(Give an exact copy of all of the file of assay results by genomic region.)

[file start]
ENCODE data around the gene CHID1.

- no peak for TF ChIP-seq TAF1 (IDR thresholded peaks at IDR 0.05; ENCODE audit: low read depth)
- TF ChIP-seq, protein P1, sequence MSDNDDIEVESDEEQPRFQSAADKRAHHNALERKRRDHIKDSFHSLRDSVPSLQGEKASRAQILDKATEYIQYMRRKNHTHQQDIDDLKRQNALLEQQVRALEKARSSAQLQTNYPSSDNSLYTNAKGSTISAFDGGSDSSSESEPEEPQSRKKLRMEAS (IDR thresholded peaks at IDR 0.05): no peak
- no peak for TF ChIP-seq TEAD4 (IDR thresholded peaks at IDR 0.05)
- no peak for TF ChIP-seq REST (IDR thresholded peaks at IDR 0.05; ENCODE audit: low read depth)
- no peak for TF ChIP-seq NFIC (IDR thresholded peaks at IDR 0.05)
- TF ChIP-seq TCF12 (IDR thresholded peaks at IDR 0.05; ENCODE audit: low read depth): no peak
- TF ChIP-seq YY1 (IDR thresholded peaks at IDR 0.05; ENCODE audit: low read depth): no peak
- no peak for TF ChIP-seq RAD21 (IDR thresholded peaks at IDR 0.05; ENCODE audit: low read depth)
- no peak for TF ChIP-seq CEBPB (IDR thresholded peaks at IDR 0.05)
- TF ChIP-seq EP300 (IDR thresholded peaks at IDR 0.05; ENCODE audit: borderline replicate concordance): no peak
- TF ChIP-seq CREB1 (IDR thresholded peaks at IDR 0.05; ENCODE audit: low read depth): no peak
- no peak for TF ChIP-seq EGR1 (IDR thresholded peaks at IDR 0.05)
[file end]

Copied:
ENCODE data around the gene CHID1.

- no peak for TF ChIP-seq TAF1 (IDR thresholded peaks at IDR 0.05; ENCODE audit: low read depth)
- TF ChIP-seq, protein P1, sequence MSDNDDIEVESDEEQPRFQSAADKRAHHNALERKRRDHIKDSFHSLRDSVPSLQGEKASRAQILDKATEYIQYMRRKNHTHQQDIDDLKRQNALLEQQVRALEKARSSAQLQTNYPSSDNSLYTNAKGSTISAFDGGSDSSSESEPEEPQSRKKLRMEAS (IDR thresholded peaks at IDR 0.05): no peak
- no peak for TF ChIP-seq TEAD4 (IDR thresholded peaks at IDR 0.05)
- no peak for TF ChIP-seq REST (IDR thresholded peaks at IDR 0.05; ENCODE audit: low read depth)
- no peak for TF ChIP-seq NFIC (IDR thresholded peaks at IDR 0.05)
- TF ChIP-seq TCF12 (IDR thresholded peaks at IDR 0.05; ENCODE audit: low read depth): no peak
- TF ChIP-seq YY1 (IDR thresholded peaks at IDR 0.05; ENCODE audit: low read depth): no peak
- no peak for TF ChIP-seq RAD21 (IDR thresholded peaks at IDR 0.05; ENCODE audit: low read depth)
- no peak for TF ChIP-seq CEBPB (IDR thresholded peaks at IDR 0.05)
- TF ChIP-seq EP300 (IDR thresholded peaks at IDR 0.05; ENCODE audit: borderline replicate concordance): no peak
- TF ChIP-seq CREB1 (IDR thresholded peaks at IDR 0.05; ENCODE audit: low read depth): no peak
- no peak for TF ChIP-seq EGR1 (IDR thresholded peaks at IDR 0.05)